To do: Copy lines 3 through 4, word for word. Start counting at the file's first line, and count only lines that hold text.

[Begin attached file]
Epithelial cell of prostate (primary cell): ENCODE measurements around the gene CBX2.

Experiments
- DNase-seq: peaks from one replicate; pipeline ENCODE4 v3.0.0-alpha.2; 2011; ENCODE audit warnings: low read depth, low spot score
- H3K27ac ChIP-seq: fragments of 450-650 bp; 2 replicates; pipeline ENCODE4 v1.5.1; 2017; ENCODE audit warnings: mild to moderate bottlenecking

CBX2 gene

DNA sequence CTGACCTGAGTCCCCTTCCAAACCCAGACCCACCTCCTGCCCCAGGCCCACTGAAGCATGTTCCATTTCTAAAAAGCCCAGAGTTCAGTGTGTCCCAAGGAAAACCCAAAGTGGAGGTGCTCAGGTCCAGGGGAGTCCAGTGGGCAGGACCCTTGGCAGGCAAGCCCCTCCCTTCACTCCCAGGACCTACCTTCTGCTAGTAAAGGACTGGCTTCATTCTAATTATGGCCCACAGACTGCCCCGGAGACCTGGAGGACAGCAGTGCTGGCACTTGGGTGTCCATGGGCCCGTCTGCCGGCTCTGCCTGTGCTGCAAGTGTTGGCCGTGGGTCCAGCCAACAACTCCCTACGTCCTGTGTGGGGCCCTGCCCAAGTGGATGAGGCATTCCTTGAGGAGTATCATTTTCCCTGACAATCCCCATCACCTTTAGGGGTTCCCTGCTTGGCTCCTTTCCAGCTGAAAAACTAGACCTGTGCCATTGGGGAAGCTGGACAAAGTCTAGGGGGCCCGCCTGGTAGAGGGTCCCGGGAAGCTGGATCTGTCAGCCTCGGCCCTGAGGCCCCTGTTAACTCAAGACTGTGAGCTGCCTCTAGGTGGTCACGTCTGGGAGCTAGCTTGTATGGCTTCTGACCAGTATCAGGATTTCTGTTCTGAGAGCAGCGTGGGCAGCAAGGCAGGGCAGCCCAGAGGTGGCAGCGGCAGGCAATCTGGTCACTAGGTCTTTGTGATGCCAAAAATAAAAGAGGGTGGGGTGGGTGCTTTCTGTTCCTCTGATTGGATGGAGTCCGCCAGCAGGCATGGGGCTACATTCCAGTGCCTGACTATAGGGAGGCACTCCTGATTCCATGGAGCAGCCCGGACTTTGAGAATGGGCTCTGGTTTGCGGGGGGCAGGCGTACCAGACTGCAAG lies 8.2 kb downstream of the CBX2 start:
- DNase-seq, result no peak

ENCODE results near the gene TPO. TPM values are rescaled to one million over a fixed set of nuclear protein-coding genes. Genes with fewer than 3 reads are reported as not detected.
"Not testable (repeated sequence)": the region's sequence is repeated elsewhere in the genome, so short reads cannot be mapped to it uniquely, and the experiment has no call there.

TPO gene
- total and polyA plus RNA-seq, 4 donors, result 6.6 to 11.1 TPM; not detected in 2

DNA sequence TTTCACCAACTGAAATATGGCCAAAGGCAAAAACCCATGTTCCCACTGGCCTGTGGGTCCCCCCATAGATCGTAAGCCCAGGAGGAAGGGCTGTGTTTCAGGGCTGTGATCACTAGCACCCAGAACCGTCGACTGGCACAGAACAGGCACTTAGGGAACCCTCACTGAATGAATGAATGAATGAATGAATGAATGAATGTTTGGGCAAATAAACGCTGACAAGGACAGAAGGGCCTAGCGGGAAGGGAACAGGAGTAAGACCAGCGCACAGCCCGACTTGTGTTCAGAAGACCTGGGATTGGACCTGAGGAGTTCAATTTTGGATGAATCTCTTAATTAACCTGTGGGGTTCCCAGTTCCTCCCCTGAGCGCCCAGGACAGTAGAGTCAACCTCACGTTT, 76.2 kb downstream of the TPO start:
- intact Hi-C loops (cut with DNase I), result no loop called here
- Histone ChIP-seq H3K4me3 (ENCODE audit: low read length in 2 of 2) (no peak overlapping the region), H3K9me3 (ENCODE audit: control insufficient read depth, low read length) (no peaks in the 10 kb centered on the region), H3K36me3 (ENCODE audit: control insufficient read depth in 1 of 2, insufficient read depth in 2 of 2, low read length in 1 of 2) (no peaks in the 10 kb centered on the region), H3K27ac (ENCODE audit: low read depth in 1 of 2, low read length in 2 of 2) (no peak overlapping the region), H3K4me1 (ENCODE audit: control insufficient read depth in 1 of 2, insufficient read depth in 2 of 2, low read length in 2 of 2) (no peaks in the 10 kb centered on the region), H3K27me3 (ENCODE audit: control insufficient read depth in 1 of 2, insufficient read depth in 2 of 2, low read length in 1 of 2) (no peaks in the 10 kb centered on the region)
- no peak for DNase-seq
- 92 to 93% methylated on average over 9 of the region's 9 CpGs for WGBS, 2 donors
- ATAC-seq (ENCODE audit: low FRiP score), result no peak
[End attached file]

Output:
- DNase-seq: peaks from one replicate; pipeline ENCODE4 v3.0.0-alpha.2; 2011; ENCODE audit warnings: low read depth, low spot score
- H3K27ac ChIP-seq: fragments of 450-650 bp; 2 replicates; pipeline ENCODE4 v1.5.1; 2017; ENCODE audit warnings: mild to moderate bottlenecking